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-   -   Good price for new camera for beginner, with manual mode (

jedmag Nov 20, 2005 10:03 PM

a friend of mine is about to take a photography class and needs a good digital camera that has manual modes on it for shutter speeds and aperature and all that good stuff. she can't spend a whole lot on it, so what is all of your opinions on a nice priced manual-ready digital camera?

thanks in advance. :)


[email protected] Nov 20, 2005 10:36 PM


Depends on her price range, really.

Something like a Canon Powershot A610 would be a good buy.

If she can afford an entry level DSLR, that would be even better.

Maybe she shouldtry to loana camera, finish up her lessons, and at that point she might have a better idea of what she'd like to own.

-- Terry

E.T Nov 22, 2005 4:13 AM

What kind price range we are talking about?
Also is she intending to go considerably further into photography than framing and pressing shutter?
Because problem of compacts is that even if they have possibility for manual settings using those would be quite hard because everything is done using menus.

Also if camera is supposed to be used for a longer time there would be other things to consider: Is it for general photography or will it be used lot for photographing animals. Because in first case real wide angle is much more useful than long tele.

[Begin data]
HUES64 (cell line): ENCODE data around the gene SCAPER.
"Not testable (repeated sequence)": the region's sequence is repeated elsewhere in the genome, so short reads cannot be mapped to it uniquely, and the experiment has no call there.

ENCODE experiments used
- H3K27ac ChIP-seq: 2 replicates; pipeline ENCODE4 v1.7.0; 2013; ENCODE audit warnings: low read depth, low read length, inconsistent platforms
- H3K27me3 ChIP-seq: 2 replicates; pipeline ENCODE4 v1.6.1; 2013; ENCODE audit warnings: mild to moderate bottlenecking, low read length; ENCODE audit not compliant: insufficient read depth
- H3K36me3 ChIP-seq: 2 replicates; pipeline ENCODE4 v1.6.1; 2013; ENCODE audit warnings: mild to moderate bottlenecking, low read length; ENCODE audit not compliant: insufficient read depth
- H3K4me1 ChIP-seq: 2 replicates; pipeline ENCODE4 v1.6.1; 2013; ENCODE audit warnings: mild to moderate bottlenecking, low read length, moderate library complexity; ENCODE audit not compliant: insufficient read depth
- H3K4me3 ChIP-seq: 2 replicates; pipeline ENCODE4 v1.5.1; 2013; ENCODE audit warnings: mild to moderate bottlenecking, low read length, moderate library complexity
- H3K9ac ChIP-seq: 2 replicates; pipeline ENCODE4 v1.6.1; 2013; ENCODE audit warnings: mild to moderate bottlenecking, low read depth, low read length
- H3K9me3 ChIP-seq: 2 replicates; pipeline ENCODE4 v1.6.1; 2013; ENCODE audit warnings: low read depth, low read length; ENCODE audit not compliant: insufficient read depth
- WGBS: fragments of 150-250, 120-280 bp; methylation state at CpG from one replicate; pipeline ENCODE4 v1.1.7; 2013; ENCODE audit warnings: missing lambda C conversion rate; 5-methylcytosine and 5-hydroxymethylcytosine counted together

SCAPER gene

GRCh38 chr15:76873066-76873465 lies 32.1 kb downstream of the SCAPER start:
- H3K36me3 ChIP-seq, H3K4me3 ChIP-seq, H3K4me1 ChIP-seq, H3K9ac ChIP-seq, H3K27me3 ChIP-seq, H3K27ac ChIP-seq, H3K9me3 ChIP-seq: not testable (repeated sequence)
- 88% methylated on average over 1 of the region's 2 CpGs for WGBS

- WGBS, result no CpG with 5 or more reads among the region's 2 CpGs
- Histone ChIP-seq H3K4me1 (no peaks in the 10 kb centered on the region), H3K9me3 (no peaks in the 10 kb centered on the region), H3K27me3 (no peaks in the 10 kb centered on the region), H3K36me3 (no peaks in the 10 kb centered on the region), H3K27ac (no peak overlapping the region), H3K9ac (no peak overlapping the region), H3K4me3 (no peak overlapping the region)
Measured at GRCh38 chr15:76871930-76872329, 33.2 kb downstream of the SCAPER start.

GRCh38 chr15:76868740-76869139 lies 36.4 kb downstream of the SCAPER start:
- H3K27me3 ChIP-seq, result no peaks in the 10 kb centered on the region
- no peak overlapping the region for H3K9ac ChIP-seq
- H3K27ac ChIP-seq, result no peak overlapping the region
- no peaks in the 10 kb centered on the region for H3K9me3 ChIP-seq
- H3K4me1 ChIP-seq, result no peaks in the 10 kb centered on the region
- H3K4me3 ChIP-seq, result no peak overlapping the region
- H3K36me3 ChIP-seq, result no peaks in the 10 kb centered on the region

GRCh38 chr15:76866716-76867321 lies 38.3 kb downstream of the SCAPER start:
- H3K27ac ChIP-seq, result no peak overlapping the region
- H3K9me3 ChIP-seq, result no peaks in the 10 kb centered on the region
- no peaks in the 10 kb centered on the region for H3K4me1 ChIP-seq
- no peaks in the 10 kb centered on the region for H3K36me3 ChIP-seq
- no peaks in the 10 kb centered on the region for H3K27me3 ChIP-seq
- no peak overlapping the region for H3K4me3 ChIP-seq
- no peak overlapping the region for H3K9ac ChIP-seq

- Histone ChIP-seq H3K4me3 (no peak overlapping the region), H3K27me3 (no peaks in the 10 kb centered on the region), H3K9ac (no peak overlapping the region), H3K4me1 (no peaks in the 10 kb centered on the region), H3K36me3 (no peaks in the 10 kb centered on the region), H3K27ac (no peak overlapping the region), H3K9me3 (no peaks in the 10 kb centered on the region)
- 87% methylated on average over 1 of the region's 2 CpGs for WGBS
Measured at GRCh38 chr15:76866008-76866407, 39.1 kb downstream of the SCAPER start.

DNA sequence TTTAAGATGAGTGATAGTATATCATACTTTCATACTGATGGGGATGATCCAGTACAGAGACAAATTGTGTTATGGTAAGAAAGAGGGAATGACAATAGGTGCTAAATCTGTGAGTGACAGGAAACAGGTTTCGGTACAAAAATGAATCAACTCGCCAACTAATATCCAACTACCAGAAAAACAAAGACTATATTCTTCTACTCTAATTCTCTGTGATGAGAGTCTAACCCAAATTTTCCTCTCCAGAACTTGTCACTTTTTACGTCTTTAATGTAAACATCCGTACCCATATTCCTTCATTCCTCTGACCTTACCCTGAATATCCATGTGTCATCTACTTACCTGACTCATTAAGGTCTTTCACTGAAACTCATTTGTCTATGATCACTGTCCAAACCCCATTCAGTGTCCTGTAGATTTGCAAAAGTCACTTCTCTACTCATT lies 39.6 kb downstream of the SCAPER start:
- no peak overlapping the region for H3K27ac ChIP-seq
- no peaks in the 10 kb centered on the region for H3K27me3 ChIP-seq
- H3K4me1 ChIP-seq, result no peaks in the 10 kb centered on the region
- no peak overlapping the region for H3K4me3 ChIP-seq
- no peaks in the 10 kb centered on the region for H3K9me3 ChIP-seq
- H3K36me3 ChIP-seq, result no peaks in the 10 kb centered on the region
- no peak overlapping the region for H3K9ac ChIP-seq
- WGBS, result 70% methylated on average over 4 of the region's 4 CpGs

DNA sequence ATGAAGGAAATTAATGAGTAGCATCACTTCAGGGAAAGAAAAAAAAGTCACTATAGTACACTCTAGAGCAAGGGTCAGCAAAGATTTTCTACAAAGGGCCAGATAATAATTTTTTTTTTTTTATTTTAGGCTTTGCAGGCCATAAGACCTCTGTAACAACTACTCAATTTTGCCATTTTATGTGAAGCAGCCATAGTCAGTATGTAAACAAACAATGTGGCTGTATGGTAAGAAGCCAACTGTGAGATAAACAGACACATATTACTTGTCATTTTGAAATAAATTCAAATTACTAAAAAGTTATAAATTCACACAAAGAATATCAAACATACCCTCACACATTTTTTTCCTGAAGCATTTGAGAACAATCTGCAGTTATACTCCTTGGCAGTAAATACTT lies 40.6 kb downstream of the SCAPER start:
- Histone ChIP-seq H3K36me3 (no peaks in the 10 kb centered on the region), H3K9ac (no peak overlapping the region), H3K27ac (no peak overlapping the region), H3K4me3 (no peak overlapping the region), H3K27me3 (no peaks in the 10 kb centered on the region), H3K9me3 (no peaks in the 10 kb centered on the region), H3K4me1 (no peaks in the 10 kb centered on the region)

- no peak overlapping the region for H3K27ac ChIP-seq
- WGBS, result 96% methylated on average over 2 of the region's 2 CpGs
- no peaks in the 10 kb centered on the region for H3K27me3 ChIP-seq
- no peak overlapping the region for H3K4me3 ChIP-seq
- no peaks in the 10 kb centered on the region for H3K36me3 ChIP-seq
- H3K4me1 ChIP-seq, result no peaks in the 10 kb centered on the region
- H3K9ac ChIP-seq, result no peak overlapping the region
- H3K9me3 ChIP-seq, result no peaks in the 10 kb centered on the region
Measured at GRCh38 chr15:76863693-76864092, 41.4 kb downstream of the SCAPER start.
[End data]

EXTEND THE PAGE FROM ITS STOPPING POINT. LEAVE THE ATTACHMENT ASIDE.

[email protected] wrote:

If she can afford an entry level DSLR, that would be even better.
At least that's what camera makers want people to think...

Lenses with large zoom ranges usually have slow maximum apertures such as F3.5-F6.3, which at the telephoto end, is much slower than the A2's F3.5 at 200mm (300mm with accessory lens). This is important when considering the need for high ISO settings. A similar shutter speed at F3.5 with ISO 200 and at F6.3 with ISO 800 would produce the same exposure. Therefore, a DSLR with a single lens can't easily match the range, aperture speed and convenience of a non-SLR camera....

High ISO settings are used to achieve higher shutter speeds either to freeze action or prevent camera shake in hand-help photography. The Konica-Minolta A2 has an Anti-Shake system which reduces camera shake. It turns out that the anti-shake system works exceptionally well. So well that in cases where ISO 1600 does not allow a sufficiently fast shutter speed for hand-held photography with the 20D, the A2 managed to produce quite sharp and noise-free pictures using only ISO 200.

Also you have to remember that DSLRs have only "post-preview", there's no way to know what exposure looks before taking photo.

mtclimber Nov 22, 2005 9:29 AM

You gave no budget at all, so for the sake of thoroughness, I will addressthe least expensive portion of the market. For around $(US) 150 you could use either the Kodak Z730 or the Canon A-510 each have full manual controls.


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